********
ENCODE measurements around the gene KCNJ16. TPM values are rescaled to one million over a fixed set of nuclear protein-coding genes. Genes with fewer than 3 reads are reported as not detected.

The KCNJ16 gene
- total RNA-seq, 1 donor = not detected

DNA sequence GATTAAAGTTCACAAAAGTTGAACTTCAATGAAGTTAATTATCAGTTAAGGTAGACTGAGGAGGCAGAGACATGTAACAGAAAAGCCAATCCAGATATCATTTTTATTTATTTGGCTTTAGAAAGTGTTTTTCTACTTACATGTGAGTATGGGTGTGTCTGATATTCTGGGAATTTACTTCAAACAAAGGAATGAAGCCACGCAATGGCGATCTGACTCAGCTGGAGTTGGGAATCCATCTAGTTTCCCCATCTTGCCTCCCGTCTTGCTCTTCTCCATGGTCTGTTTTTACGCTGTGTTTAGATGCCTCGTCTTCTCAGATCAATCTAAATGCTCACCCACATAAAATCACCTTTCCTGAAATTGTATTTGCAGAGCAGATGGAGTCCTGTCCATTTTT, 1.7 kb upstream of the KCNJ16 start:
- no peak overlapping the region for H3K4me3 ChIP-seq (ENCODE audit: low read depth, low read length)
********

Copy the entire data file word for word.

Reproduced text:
ENCODE measurements around the gene KCNJ16. TPM values are rescaled to one million over a fixed set of nuclear protein-coding genes. Genes with fewer than 3 reads are reported as not detected.

The KCNJ16 gene
- total RNA-seq, 1 donor = not detected

DNA sequence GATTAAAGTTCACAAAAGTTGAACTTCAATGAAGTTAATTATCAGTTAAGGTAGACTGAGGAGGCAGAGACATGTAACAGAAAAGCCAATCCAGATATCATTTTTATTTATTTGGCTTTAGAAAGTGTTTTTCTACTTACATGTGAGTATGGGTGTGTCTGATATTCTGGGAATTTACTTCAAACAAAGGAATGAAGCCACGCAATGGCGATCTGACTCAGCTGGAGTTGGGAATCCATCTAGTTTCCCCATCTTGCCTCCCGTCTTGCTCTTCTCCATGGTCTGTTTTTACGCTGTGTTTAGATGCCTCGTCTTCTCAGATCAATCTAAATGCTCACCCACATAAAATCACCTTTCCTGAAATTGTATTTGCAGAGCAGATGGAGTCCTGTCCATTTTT, 1.7 kb upstream of the KCNJ16 start:
- no peak overlapping the region for H3K4me3 ChIP-seq (ENCODE audit: low read depth, low read length)